Alternate names: Čáslav [Cz], Tschaslau [Ger], Časlau. 49°55' N, 15°24' E, 43 miles ESE of Praha (Prague), in central Bohemia. Jewish population: 300 (1870), 119 (1930). photos 43 miles ESE of Praha (Prague) in central Bohemia. [February 2008]
Jewish community dates from after the 1848 Revolution. 1870 Jewish population was about 300 and in 1930, about 120. In 1942, the Jews were deported to Theresienstadt and various death camps. The synagogue in Caslav was consecrated in 1900. See Spector, The Encyclopedia of Jewish Life Before and During the Holocaust (2001), P. 235. [February 2009]
Czech Heritage Action Initiative (CHAI) is working on the restoration of Jewish cemeteries in the Czech Republic. CHAI is a non-profit organization led by Lisa Feder of Deerfield, IL that works with the Czech Federation of Jewish Communities. The Federation includes ten local Jewish communities in the Czech Republic. CHAI projects include the restoration of Jewish cemetery in čáslav. [May 2010]
The synagogue was built between 1899 and 1900 in Moorish style, designed by architect Wilhelm Stiassny. It was used until 1939 by the local Jewish community, which was then almost totally wiped out during the Shoah. After World War II the abandoned building saw use as a warehouse, and then (between 1969-1989) as a gallery. In 1989, it was returned to the Jewish Community in Prague and has recently been restored. [September 2011]
website in Czech with photo: "Jewish quarter is part of the town cemetery, located in the northern part of the city on the street leading to Chotusitz. It was established in 1884 and was used rarely even in the second half of the 20th century. The family of community leaders - mayors Goldberger, Beckmann and Seidemanna are buried there. The largest tomb belongs to the family of the founder Cosmos Factory, which was Ing. Emil Pick. In total, the Jewish cemetery has about 200 modern tombstones. Mortuary is in ruins, preserved is the entry gate. Currently, the cemetery is cleaned, the majority of tombs restored and ongoing maintenance is provided by the cemetery. Required is to build and repair the remaining toppled tombsstones." [September 2011]
US Commission No. CZCE000071:
Alternate name: Tschaslau in German.Čáslav [Cz], Časlau. Caslav is located in Bohemia, Kutna Hora at 49°55' N, 15°24' E, 9 km SE of Kutna Hora and 30 km SW of Pardubice. Cemetery: 1.5 km N on Chotusicka Street. Present town population is 5,000-25,000 with than 10 Jews.
- Town: Mestsky Urad (magistrate: Mr. Prochazka), Zizkovo namesti, 286 01 Caslav; tel. 0322/2231, 0322/2166, 0322/2377.
- Regional: Okresni Urad, Referat Kultury, Radnicka 178(?) 284 80 Kutna Hora; tel. 0327/2301 and Zidovska Nabozenska Obec v Praze, Maislova 18 110 01 Praha 1; tel. 02/231-69-25 MUDr. Bohuslav Prochazka, district conservator of hist. monuments), Ceska 240, 284 01 Kutna Hora.
- Interested: Okresni Muzeum, Barborska 28, 284 80 Kutna Hora; tel. 0327/2159 Mestske Muzeum, Protifasistickych bojovniku 281, 286 01 Caslav; tel. 0322/2207.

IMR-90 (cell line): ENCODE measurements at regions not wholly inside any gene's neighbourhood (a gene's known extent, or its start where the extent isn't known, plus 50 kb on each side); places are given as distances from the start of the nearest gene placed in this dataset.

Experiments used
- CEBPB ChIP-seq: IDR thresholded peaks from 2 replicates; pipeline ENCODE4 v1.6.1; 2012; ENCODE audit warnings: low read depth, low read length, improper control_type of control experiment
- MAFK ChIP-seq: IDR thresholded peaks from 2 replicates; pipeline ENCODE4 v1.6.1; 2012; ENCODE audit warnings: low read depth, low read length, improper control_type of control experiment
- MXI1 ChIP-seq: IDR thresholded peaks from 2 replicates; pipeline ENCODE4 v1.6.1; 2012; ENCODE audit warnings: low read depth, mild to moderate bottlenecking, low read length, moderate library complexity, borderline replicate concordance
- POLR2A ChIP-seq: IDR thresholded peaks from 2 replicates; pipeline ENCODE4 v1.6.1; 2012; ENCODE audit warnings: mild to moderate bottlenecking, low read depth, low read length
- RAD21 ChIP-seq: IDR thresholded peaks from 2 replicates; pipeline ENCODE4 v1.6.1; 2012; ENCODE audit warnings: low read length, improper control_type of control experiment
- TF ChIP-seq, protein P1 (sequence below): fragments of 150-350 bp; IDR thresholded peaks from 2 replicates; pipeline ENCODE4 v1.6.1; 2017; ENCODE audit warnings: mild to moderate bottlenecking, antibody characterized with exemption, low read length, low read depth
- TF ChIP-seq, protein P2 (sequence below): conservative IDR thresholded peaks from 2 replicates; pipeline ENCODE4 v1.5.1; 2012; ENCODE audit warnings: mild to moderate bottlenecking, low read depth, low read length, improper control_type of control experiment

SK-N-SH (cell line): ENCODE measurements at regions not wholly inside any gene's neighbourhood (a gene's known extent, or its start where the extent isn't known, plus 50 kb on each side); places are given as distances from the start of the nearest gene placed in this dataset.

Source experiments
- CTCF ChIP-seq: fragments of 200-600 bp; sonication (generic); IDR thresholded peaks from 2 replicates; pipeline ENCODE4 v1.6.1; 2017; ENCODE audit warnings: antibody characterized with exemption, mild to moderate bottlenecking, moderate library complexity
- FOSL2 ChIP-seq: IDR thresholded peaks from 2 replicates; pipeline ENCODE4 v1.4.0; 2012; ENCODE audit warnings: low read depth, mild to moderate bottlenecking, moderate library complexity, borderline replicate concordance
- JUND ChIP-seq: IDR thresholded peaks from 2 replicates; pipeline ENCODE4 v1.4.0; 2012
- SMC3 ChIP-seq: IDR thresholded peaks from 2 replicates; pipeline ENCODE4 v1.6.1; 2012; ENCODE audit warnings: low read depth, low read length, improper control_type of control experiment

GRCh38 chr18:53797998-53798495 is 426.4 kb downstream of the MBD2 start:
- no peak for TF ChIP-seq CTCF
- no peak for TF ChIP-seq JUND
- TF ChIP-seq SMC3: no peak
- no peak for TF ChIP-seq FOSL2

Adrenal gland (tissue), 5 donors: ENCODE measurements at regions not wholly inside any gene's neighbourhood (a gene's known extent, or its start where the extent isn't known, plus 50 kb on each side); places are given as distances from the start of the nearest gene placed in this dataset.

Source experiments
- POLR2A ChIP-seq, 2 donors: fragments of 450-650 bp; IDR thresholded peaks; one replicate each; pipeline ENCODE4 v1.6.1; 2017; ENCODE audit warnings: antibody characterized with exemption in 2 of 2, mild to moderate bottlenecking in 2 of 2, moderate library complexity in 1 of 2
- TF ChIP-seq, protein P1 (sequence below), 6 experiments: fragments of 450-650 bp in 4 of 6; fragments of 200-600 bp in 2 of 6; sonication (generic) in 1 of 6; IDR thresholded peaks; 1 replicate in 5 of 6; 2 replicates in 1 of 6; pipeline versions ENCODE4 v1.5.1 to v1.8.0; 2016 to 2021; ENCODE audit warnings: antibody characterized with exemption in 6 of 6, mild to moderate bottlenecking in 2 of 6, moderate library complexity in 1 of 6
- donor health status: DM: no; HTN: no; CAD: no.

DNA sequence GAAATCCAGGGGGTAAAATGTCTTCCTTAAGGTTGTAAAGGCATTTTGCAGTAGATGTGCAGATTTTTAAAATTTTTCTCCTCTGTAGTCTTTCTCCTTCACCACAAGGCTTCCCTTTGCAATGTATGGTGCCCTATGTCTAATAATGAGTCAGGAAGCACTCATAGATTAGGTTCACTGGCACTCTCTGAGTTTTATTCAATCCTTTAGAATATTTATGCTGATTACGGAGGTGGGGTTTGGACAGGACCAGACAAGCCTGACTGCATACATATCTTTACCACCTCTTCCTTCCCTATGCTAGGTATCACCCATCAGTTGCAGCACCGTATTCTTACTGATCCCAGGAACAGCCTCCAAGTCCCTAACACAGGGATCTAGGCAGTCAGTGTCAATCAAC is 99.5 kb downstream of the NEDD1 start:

- Key holder: Hrbitovni sprava, 286 01 Caslav; tel. 0322/3106.
- Caretaker: Mr. Rokos, Technicke sluzby, Vrchovska 1354, 286 01 Caslav; tel. 0322/3711, 0322/4151.
- Earliest known Jewish community was between 1850 and 1870. Jewish population: 300 (in 1870), 119 (in 1930). Birthplace of historian Hugo Traub (1879-1942), film director Milos Forman (1932, lived in Hollywood), and famous sculptor Ales Vesely (1935). The unlandmarked Jewish cemetery originated in 1884 with last known Conservative or Progressive/Reform Jewish burial 1975. The flat suburban site, part of a municipal cemetery, has no sign or marker. Reached by turning directly off a public road, access is open to all via a continuous masonry wall and locking gate. The pre- and post-WWII size of cemetery is about 0.06 ha. 20-100 stones, most in original location, date from 1880's-20th century. The cemetery has special sections with no detail given. The marble, granite, limestone and sandstone finely smoothed and inscribed stones or multi-stone monuments have Hebrew, German and Czech inscriptions. Some tombstones have iron decorations or lettering, with bronze decorations or lettering and/or portraits on stones. The cemetery contains no known mass graves or structures. The municipality owns Jewish cemetery property. Adjacent properties are municipal cemeteries. Frequently, private visitors stop. The cemetery probably was never vandalized. Individuals or groups of non-Jewish origin, regional/national authorities and Jewish groups within country did restoration in 1980's. The caretaker is paid by a local contribution. Serious threat: vegetation. Slight threat: uncontrolled access, weather erosion, pollution and vandalism.
- Martina Chmelikova [Nad Ondrejovem 16, 140 00 Praha 4; tel. 02/69-20-350] and Jiri Fiedler [Brdickova 1916, 155 00 Praha 5; tel. 02/55-33-40] completed survey on 27 May 1992 using Jan Herman, "Jewish Cemeteries of Bohemia and Moravia" (1980); Jahrbuch fuer israelische Cultusgemeinden Boehmens (1894-95); information from town council (1983). The site was not visited. Interviewed was Ms. Svozilova, Hrbitovni sprava (director of cemeteries), Caslav (see 13) 1992.